Economist Paul Johnson Says the Known Knowns Are Killing Us


Paul Johnson at lecture
Paul Johnson addresses Britain’s foresight gap at the annual SAGE Publishing lecture. (Photo: Campaign for Social Science)

Here’s a quick read of an important lecture on Britain’s pre-Brexit economy delivered by a “modern, friendly economist with a pertinent message”: there’s “quite a lot of problems but most of them are not new” and “we need to get out heads around what’s going on much, much quicker to have public policy do its job.”

While that does quite a lot of violence to the 45-minute talk, “Public policy 10 years after the crisis,” offered by Paul Johnson CBE on the day after Halloween, but it’s one the economist himself offered at the outset. Johnson has published and broadcast extensively on the economics of public policy, with a particular focus on income distribution, public finances, pensions, tax, social security, education and climate change. This forum – the sixth annual SAGE Publishing Lecture presented by the Campaign for Social Science – saw him leaven his generally dour assessments with his own ample humor and an occasional ray of sunlight. (Slides from his talk can be downloaded HERE.)

The dourness includes the little gem that Britain’s economy has set many records in the decade since the Great Recession started – “all of them in the wrong direction.” Median earnings, for example, are lower than in 2008 – a negative growth rate last seen sometime in the middle of the 19th century. While that adds credence to the moniker ‘the dismal science,’ it’s not entirely bad – employment is up over that same period and, taking a longer view, average household income has doubled since mid-1980s, trebled since Johnson was a tot in the mid-1960s.

As Johnson presented in an abstract for his lecture:

The political uncertainty we currently face is obvious. From the result of the Brexit referendum to the election of Jeremy Corbyn to lead the Labour party and the result of the last election expectations have been consistently upset. It is unlikely to be a coincidence that these follow a set of economic changes which are historically unprecedented.

The economy is at least 14 percent smaller than we might reasonably have expected it to be back in 2008. Household incomes have grown at their lowest rate in more than half a century and, remarkably, median earnings remain below their 2008 level. The old have done much better than the young, though contrary to much belief, high earners have actually done less well than low earners.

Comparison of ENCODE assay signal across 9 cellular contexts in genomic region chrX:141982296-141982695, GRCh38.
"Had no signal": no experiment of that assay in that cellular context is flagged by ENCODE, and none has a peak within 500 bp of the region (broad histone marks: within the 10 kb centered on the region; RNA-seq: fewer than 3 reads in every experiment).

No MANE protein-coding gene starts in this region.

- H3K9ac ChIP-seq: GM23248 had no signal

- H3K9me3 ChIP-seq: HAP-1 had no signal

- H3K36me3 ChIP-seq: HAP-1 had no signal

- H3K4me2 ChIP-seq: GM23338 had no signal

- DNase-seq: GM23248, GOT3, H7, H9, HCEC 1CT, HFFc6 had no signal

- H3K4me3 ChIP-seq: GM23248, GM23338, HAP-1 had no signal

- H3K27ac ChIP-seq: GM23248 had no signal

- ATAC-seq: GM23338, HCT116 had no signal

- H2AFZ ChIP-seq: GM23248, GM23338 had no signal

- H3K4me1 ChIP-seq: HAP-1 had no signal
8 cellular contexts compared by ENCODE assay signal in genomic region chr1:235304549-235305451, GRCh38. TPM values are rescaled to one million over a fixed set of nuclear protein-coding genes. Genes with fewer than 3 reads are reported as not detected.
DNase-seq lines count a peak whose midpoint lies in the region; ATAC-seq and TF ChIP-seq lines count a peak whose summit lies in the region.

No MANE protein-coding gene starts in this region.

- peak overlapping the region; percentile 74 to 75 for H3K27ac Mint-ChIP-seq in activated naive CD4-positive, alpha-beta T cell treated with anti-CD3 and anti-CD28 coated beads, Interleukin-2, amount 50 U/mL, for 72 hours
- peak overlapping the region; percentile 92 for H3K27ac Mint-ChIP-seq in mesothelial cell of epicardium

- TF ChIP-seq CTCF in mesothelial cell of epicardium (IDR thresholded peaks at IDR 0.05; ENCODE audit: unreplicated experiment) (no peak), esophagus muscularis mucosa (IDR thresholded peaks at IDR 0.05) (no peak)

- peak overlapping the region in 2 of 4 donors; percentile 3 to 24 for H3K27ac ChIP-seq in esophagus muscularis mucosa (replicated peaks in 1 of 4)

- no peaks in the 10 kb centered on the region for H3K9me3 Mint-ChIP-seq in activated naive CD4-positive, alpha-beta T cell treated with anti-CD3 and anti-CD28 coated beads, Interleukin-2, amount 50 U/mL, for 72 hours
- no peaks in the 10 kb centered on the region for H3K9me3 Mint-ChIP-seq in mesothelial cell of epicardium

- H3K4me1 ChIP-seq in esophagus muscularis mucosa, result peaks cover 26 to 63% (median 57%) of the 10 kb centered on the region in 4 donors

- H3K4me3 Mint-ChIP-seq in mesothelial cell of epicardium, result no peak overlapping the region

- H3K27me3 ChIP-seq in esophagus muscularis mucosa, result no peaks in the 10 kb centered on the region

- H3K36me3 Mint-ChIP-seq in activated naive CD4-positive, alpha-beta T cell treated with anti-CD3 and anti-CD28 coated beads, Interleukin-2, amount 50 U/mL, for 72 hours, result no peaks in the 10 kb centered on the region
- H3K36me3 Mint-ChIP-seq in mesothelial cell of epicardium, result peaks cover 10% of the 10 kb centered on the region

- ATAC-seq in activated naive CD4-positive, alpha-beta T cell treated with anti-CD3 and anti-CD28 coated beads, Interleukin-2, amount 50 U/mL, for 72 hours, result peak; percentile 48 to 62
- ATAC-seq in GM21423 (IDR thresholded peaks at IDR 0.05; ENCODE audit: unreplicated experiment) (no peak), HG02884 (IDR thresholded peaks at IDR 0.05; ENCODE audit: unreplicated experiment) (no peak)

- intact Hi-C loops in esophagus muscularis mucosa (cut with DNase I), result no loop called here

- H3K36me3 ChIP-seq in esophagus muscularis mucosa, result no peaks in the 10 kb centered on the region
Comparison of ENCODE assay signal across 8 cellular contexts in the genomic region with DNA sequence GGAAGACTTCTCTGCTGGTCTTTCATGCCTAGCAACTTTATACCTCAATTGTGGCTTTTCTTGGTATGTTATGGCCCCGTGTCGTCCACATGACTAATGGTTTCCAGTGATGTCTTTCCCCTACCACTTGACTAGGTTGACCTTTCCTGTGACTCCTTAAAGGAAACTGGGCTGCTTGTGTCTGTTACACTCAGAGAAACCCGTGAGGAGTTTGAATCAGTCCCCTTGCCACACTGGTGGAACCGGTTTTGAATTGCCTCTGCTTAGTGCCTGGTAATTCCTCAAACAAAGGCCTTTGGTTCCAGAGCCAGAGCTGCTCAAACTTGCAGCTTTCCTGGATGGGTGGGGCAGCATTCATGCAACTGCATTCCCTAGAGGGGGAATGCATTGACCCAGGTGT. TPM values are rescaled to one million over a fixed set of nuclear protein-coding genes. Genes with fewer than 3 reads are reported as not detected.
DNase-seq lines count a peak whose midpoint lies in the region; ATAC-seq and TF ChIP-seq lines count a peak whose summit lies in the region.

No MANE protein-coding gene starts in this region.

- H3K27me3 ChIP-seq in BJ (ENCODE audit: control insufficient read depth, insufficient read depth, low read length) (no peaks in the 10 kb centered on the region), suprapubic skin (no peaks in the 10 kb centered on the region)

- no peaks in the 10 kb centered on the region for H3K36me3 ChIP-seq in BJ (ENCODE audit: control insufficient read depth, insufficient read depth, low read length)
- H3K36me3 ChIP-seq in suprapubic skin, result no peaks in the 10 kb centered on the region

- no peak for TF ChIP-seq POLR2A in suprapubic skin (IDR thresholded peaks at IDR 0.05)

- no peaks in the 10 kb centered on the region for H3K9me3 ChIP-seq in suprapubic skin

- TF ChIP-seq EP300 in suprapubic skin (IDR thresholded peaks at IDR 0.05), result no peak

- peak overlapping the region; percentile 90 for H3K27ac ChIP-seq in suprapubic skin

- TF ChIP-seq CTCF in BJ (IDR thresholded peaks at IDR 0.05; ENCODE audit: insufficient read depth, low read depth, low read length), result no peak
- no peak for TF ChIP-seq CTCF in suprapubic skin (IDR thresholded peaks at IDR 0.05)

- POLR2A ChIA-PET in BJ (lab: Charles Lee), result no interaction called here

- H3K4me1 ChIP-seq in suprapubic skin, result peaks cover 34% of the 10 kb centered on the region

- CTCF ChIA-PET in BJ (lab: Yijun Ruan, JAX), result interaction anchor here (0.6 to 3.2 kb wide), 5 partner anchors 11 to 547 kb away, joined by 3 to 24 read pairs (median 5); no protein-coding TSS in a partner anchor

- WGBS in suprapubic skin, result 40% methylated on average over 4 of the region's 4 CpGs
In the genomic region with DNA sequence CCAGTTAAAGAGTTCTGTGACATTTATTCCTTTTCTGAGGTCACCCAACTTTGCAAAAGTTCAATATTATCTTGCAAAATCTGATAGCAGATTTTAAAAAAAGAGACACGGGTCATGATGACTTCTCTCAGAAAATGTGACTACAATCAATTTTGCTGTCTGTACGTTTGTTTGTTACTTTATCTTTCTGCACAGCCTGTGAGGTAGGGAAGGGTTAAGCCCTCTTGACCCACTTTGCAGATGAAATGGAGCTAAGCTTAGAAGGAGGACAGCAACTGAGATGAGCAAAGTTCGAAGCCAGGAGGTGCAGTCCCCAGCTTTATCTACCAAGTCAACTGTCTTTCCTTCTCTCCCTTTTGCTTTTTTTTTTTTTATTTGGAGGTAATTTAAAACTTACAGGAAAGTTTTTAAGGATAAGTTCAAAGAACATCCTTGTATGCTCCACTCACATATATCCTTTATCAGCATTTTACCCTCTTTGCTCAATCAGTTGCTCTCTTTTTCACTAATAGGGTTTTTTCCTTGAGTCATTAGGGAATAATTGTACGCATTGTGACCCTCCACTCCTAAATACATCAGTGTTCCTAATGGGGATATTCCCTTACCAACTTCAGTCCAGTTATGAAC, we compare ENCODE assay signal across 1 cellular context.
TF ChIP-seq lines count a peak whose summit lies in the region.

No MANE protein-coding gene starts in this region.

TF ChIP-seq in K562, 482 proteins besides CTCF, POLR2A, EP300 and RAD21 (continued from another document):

While that’s bad, it’s by no means unexpected, he explains. “A lot of the things we’re worried about [are] all stories that we should have known pre-crisis,” Johnson told the audience. Brexit or no Brexit, we need to think much harder about the role, size and scope of the state and how to fund it.

If there is one lesson from the period since the crisis it is that long-term policy needs to be developed across government based on a broad understanding of the social and economic trends. There is little evidence that this lesson is being heeded.

One big lesson of all this is that policy and perception often takes far too long to catch up with reality. Income and earnings growth were already slowing in the 2000s. Income inequality was growing for a long time, especially at the top. Policy has been propelling pensioners forward, often at the expense of the young, for much more than the last decade. House prices and home ownership levels were big issues long before 2008. Regional inequality is a long standing issue in the UK.

Dealing with all these challenges will be hard enough. More challenges for the future are already clear. The low skilled and the low educated face a desperately tough future in the labour market, and all face uncertainty was technology develops. The next generation of pensioners will, individually, be bearing absurd amounts of risk in a hugely uncertain environment. The current inequalities between generations will hinder social mobility. Perhaps most importantly we are going to have to grapple with funding a welfare state that, because of ageing, will become more expensive. There is nothing left to cut to fund more health, pensions and social care, which is likely to mean more taxes.

Johnson is the director of the Institute for Fiscal Studies, which hosts two ESRC research centers and was the first organization to win the Prospect ‘Think Tank of the Year’ award two years in a row (2014 and 2015). His career has included leadership roles at HM Treasury, the Department for Education, the FSA and the Government Economic Service. Johnson is currently visiting professor at University College London. He received his CBE In 2018 for services to the social sciences and economics.


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